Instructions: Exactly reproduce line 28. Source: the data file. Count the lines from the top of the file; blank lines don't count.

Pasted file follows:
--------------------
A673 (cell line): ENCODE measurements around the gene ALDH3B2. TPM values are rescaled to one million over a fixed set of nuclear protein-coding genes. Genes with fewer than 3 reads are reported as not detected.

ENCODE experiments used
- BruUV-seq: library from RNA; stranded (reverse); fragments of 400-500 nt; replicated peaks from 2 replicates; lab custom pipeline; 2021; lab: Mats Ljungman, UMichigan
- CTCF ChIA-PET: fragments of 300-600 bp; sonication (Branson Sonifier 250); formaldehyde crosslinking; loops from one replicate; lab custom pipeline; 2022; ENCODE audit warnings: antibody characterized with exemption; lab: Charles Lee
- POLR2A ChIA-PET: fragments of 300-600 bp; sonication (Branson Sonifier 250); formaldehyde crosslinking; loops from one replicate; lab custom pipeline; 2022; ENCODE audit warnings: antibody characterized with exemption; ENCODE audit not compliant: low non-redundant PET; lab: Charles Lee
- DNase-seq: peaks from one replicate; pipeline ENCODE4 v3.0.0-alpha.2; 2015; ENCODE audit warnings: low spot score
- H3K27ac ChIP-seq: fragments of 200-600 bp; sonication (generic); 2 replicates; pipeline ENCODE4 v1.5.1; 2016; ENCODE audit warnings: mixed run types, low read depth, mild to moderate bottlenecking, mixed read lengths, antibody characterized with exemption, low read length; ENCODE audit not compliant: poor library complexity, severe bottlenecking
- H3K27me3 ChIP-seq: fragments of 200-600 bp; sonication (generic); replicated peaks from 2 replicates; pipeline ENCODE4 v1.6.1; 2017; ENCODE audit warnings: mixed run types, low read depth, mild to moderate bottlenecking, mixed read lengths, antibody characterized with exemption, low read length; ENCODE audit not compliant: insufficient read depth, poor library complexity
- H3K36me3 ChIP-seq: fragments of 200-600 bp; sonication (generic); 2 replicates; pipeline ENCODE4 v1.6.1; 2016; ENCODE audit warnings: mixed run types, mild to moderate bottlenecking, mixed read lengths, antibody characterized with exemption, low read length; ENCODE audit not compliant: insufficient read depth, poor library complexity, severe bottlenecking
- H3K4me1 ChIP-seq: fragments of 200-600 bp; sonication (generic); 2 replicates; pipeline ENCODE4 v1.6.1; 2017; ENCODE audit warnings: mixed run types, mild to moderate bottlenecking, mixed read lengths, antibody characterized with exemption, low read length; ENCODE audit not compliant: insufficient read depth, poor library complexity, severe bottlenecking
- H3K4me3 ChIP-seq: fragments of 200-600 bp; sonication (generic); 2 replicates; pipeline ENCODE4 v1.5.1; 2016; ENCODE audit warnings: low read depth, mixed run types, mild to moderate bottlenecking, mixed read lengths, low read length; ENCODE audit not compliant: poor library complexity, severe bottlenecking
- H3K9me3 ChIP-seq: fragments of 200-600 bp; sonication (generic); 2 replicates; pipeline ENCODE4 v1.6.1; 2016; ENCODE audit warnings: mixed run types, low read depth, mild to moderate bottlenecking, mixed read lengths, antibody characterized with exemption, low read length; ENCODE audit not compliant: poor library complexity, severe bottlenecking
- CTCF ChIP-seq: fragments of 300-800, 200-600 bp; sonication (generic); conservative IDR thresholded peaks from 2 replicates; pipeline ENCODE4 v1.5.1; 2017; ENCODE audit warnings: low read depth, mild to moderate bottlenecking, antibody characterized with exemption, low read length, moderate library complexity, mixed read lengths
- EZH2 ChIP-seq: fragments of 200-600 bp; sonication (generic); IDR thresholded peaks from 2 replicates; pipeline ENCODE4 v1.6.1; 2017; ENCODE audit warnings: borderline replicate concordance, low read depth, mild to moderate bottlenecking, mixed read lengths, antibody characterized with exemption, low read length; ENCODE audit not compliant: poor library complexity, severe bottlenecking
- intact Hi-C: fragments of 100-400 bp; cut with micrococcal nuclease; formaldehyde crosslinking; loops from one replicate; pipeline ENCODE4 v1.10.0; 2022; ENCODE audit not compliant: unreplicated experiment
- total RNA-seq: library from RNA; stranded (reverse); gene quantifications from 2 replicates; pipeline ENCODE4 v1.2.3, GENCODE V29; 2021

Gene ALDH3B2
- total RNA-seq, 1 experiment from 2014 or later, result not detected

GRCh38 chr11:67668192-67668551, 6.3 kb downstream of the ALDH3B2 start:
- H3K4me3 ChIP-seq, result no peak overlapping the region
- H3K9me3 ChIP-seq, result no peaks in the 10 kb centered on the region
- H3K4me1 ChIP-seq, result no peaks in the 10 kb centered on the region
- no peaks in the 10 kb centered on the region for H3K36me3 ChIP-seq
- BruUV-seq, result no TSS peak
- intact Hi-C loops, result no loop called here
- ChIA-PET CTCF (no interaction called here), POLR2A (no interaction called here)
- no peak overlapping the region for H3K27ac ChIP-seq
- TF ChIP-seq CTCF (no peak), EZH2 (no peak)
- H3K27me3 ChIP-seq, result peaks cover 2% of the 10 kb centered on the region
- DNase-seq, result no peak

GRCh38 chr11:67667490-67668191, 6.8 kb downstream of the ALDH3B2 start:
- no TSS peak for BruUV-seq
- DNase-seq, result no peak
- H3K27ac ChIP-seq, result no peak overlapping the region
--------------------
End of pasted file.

- TF ChIP-seq CTCF (no peak), EZH2 (no peak)